A (single) case study strategy was employed, using a multiple stakeholder approach, involving 21 in-depth interviews in a large UK-based institution with repatriates, home and host HR managers, international human resource (IHR) practitioners and line managers from both home and host locations.

Findings

Although line managers, senior managers, family members and third party providers (e.g. relocation agencies, tax advisors) are important for repatriation support, the case study evidence highlights that HR professionals are mainly responsible for the quality of the support delivered by other repatriation supporters. Inadequate support from the headquarters IHR department caused by a lack and unclear information about repatriation procedures and related responsibilities results in insufficient support for home and host HR managers. This negatively impacts repatriates line managers (perceptions of) HR support. Weaknesses in the support chain (headquarter IHR, home and host HR and line managers) are responsible for repatriates (perceived) limited or non-support.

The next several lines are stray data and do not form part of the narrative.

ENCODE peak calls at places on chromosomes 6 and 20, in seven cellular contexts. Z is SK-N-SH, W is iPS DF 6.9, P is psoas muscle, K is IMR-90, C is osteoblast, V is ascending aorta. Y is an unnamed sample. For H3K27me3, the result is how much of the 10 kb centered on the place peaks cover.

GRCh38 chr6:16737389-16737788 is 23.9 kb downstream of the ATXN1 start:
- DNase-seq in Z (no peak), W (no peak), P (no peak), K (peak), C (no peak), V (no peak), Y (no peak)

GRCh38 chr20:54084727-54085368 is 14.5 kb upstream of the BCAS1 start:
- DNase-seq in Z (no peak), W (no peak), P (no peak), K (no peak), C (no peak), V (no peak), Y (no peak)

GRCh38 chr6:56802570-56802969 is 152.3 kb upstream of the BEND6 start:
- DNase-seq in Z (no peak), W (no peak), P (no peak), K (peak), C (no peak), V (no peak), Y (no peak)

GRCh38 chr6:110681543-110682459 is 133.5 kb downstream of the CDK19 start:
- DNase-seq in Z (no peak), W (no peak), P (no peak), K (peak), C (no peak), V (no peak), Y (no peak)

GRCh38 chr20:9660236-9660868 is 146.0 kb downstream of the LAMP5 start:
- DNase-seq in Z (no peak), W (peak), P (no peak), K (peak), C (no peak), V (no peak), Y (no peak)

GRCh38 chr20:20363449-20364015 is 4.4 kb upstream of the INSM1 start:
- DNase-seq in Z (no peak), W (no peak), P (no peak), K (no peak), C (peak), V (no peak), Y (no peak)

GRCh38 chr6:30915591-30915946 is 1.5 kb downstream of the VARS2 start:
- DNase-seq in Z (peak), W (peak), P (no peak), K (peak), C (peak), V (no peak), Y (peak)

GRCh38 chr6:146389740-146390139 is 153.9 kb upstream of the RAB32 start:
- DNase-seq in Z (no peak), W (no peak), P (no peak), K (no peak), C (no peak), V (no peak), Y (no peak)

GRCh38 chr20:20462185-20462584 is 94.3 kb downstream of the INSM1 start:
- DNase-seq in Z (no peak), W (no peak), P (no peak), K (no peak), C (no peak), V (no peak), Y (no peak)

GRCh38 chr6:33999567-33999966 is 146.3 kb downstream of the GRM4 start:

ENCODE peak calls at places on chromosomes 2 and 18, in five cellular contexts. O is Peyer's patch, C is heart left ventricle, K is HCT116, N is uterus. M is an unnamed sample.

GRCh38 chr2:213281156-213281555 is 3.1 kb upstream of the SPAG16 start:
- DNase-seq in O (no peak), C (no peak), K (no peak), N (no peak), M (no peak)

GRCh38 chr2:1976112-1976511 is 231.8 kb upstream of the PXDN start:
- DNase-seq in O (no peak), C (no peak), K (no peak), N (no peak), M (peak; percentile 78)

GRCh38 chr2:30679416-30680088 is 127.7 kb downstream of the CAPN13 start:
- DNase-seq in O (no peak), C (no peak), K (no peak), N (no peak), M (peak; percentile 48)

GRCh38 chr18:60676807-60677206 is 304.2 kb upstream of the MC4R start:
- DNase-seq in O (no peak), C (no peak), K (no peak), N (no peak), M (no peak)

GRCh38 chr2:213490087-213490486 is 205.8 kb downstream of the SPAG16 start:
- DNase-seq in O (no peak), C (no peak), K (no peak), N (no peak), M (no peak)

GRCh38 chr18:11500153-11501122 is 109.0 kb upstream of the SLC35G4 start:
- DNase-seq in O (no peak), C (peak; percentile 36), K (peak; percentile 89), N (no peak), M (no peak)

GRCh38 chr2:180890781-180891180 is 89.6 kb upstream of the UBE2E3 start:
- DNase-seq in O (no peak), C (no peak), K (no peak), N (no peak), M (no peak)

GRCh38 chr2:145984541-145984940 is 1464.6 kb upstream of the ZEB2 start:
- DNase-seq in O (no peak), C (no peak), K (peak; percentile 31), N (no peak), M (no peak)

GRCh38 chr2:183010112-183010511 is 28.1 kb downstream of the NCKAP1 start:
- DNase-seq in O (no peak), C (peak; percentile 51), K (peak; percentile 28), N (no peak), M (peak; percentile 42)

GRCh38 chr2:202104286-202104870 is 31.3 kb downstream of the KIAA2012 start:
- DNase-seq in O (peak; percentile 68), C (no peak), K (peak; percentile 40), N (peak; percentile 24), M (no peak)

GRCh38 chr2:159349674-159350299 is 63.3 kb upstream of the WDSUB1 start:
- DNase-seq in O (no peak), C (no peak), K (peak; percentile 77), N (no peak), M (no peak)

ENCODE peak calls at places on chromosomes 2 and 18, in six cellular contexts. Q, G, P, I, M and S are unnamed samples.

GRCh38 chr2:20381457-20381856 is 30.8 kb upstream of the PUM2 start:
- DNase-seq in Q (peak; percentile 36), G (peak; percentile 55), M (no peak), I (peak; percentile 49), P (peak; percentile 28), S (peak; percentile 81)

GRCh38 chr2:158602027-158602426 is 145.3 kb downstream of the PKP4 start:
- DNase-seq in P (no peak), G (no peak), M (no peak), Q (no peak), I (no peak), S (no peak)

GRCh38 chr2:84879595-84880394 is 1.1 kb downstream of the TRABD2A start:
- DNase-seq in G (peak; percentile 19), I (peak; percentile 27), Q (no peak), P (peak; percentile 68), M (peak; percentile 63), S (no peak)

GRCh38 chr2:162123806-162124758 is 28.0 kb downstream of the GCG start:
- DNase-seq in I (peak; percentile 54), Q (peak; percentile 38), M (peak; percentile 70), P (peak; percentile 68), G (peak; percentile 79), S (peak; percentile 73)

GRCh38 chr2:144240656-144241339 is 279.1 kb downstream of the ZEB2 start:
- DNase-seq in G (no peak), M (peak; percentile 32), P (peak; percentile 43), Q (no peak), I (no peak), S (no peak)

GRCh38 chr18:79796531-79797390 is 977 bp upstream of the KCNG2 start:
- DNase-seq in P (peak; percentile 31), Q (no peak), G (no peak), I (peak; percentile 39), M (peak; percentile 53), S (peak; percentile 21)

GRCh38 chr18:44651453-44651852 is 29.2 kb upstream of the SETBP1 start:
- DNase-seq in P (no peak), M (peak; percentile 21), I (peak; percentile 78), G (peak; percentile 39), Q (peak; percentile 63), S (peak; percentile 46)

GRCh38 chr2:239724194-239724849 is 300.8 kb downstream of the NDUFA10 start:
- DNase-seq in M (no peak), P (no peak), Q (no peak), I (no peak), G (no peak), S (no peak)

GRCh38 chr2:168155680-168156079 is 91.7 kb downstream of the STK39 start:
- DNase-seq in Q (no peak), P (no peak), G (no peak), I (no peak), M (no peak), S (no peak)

Research limitations/implications

The small size of our sample, the single case study design and the method precludes generalisation of the findings. However, the authors’ “look inside” increased the understanding of repatriation support and in particular the support quality. By linking this information to the knowledge of previous studies on organisational support and the devolution of human resource management, the authors are able to identify several topics future studies in the field of repatriation management.